Vitamins, minerals and antioxidants are like a group of nutritional superheroes, working hard to keep us healthy. And while we know that limiting exposure to pollutants is essential for avoiding sickness, taking in foods loaded with rich nutrients is equally important. Only recently have we began to uncover the role and value thousands of dietary molecules play in keeping us in good health.
The organic versus non-organic debate is often based on avoidance of harmful toxins such as pesticides, herbicides and fertilizers. But despite several studies that demonstrate that organic crops are often more nutrient-rich than non-organic, our understanding of micronutrients and antioxidants healthful benefits is still relatively new.
But even with a growing library of resources that support organic as a top option for nutritional impact in diet, we’re concerned that the spirited debate about health benefits loses sight of the big picture. Beyond the momentary nutritional event of eating an apple, organic agriculture is designed to ensure we are able to produce high-quality, nutritious food crops for years to come.
We’re discovering meaningful nutritional differences between organic and non-organic crops that are impossible to ignore. The 2014 Newcastle University study reiterated that organic crops offer a significant decrease of exposure to pesticides and cadmium, a toxic metal. But it also went on to detail how eating organic crops can increase our intake of important antioxidants and vitamins by 20 – 60 percent.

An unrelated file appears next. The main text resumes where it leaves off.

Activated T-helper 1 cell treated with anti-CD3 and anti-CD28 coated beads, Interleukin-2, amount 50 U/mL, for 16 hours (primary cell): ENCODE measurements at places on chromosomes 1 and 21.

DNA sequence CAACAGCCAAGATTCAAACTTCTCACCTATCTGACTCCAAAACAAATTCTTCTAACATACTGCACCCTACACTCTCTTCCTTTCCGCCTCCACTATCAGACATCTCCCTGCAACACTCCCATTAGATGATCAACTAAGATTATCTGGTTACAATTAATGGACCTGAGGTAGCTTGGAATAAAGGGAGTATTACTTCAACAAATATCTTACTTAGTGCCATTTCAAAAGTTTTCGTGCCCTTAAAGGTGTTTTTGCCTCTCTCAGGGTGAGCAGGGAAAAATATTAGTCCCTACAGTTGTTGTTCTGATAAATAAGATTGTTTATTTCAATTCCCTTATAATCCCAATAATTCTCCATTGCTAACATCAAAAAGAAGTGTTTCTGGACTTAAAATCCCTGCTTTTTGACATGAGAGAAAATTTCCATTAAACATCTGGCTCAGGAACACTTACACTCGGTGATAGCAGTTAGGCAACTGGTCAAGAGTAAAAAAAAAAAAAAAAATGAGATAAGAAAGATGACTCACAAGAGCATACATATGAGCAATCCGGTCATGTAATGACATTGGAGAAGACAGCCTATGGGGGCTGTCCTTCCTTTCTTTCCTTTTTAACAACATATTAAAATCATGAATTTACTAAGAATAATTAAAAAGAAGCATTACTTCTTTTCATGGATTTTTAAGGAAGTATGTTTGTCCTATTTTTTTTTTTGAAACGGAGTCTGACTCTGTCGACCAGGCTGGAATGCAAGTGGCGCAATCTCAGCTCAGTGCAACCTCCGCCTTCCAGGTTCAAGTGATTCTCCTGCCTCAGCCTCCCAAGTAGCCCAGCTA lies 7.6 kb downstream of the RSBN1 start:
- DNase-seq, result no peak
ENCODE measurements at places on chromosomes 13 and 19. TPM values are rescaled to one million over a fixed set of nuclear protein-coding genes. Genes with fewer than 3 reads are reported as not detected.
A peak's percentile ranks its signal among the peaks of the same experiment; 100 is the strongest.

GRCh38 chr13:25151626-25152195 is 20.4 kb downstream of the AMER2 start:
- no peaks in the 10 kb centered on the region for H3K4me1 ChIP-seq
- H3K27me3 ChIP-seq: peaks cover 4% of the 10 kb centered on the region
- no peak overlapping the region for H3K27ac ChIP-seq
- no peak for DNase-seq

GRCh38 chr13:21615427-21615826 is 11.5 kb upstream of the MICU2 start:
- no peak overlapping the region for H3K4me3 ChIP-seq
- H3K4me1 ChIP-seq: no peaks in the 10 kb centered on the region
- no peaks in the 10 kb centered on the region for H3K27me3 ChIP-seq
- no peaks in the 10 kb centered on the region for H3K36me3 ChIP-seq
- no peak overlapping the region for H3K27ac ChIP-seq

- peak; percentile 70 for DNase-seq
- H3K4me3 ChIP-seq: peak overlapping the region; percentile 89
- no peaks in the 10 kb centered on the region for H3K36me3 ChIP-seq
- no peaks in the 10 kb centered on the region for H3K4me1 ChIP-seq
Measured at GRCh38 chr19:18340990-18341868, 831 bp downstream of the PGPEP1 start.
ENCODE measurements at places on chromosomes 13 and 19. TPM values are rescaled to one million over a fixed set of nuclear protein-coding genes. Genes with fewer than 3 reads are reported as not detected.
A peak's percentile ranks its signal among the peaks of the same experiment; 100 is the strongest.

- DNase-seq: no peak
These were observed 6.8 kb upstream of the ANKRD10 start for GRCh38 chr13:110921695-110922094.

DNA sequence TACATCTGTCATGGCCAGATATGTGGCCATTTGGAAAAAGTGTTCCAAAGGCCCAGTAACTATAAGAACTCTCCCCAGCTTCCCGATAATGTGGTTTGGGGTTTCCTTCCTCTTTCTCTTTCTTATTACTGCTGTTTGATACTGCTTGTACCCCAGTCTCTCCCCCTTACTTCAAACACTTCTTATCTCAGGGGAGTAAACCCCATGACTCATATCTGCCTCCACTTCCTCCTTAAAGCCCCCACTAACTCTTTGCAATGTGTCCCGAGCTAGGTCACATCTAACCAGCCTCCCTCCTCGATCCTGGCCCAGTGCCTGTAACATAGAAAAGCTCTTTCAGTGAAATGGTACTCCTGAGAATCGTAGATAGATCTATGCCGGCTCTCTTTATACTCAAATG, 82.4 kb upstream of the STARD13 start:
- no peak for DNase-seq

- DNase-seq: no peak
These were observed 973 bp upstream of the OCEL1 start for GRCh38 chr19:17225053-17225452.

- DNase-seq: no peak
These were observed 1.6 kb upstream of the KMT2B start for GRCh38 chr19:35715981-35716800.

In addition, we’ve learned that organic dairy offers a healthier ratio of fatty acids that support good cardiovascular health versus non-organic dairy options. And we’ve seen over the last decade how organically grown crops often have more Vitamin C, magnesium and other nutrients that we need to live well. Despite clear evidence of organic nutritional benefits and advantages, we need to do more to connect diet and public health with organic production.
Oregon Tilth is working with partners like Physicians for Social Responsibility to educate hospitals about pesticide health risks and the benefits of organic crops in nutritional planning in patient care. And we’re continuing to work with groups such as the Natural Resources Conservation Service and Organic Seed Alliance to preserve our farmland quality to continue to grow the variety of foods that keep us healthy.